In the real world, if you make a bad choice, you usually get something taken from you - a job (showing up late, lying to your boss), freedom (breaking the law), money (fines, traffic tickets). So why wouldn't we teach our children the same, how to actually deal with negative choices and negative consequences?

Act up? Privileges taken away. Consistency. Add a brief explanation of what you think about what happened, ask what the child thinks about what happened, how it affects the family, and what might be the better approach. 

One commentator wrote, "That's why mirco-managing parents are creating this needy culture who can't handle heartache or any type of disappointment when they are adults because as kids they never had to. Mommy would come and fix it. The best gift my parents gave me is how to handle life's ups and downs, death, disappointment and rejection, and to create confidence to handle situations. If they aren't made to do it as kids/teens they aren't going to be able to do it as adults."

We influence our millennial+ children for such a short time, 10-15 years at best, where the parent is their most trusted example. Then it's up to your teachings (and example) to help your child stand strong against all of the mischief and temptations out there. 

Look up books on parenting, read Amazon reviews, and understand that you weren't born knowing every single best way to care for your child. We live in a time when there are numerous books/magazines, websites and literature about the proper caring and nurturing of children that its silly not to take advantage of it, and try to open our minds. I felt like when I became a parent I would know it all, do it all "better!" Then quickly realized I had to use my own filters to take in advice from other parent's who maybe made mistakes but learned from them, then shared their ideas with other parents, and what they found really worked for them. 

I don't know that I would have wanted me as a parent when I was 20-25. I think any time after 25 would have been good, but before then...too much life to experience first, mistakes and all. I wasn't as patient, kind, or understanding when I was a teen and young 20-year-old, I can admit it. Other friends I speak with admit that having a baby young was really so much harder than they could have imagined, and some admit to not being as patient, kind, and really there for their children when they were "still growing up themselves." 

Don't take away that brilliant life and happiness that children are born with; the intense desire to learn and become a confident young person. Whether you are a young mom or not, you are a great mom just for caring. But when you have time, try to take a look at your parenting tactics to make sure they really will fuel longevity and a close bond between you and your child(ren). Children learn best by example..but they also need true acceptance, friendship, guidance and love.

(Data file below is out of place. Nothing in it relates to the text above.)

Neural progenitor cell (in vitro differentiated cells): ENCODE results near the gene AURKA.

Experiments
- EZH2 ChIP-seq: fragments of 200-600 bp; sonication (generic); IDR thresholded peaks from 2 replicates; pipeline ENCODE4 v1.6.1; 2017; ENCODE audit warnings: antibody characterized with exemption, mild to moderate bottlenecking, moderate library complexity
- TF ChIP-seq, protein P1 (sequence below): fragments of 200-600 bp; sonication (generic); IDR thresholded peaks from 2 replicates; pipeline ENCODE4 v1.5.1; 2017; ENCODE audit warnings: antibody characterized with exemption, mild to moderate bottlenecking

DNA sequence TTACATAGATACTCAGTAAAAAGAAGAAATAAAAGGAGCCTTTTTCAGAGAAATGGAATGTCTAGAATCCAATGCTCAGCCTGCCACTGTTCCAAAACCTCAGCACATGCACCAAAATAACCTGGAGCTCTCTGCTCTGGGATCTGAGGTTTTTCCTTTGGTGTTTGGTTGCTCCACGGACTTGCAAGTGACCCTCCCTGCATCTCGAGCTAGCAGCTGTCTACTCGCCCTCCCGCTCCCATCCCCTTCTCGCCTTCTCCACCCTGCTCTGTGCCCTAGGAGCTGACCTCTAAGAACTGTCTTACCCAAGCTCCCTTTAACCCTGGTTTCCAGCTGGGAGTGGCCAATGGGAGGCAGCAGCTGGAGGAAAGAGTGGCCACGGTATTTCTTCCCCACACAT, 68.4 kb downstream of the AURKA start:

Some authors I recommend that really helped us as millennials are: 
  • Raising Your Spirited Child, author: Mary Sheedy Kurcinka 
  • Siblings Without Rivalry, Adelle Faber & Elaine Mazlish
  • The Five Love Languages, Gary Chapman
  • How To Talk So Kids Will Listen.., Adelle Faber &  Elaine Mazlish 
  • The Birth to Five Book.., Brenda Nixon 
  • 1-2-3 Magic, Effective Discipline.., Thomas W. Phelan
  • The Pocket Parent, Gail Reichlin

What is the extent of parental influence? 
As a parent, you influence your child by the example you model (who and how you are), the treatment you give (how you choose to act and react with your child), the structure you impose (what you value and allow), and the education you impart (what information and instruction you provide). As a parent, you need realistic humility. You need to say the following to yourself: “I am not all-powerful. I am not all-knowing. I am not perfect. I cannot fully protect my child any more than I can fully prepare my child. I can be right some of the time, but not all of the time. I can be sensitive to some of my child's needs, but not to all of my child's needs. I cannot always be at my child's side. I can inform my child's choice, but I cannot control that choice. I can be totally committed to my child's welfare, but I cannot totally ensure that welfare even though I wish I could” (Net Places, Positive Discipline). 
Everyone can changeknowledge and acceptance is half the battle. The desire and ability to make it happen is the other half. Life ought to be lived as if you are running out of time...which we all essentially are. We are running out of time to make a difference, to spend time with our children and spouse, to become a better person, to be an example of the kind of footprint we want to leave on this earth.
_____________________


"Our deepest fear is not that we are inadequate. Our deepest fear is that we are powerful beyond measure...We ask ourselves, who am I to be brilliant, gorgeous, talented, fabulous? Actually, who are you not to be? There is nothing enlightened about shrinking so that other people won't feel insecure around you. We are all meant to shine, as children do...as we let our own light shine, we unconsciously give other people permission to do the same." 
~M. Williamson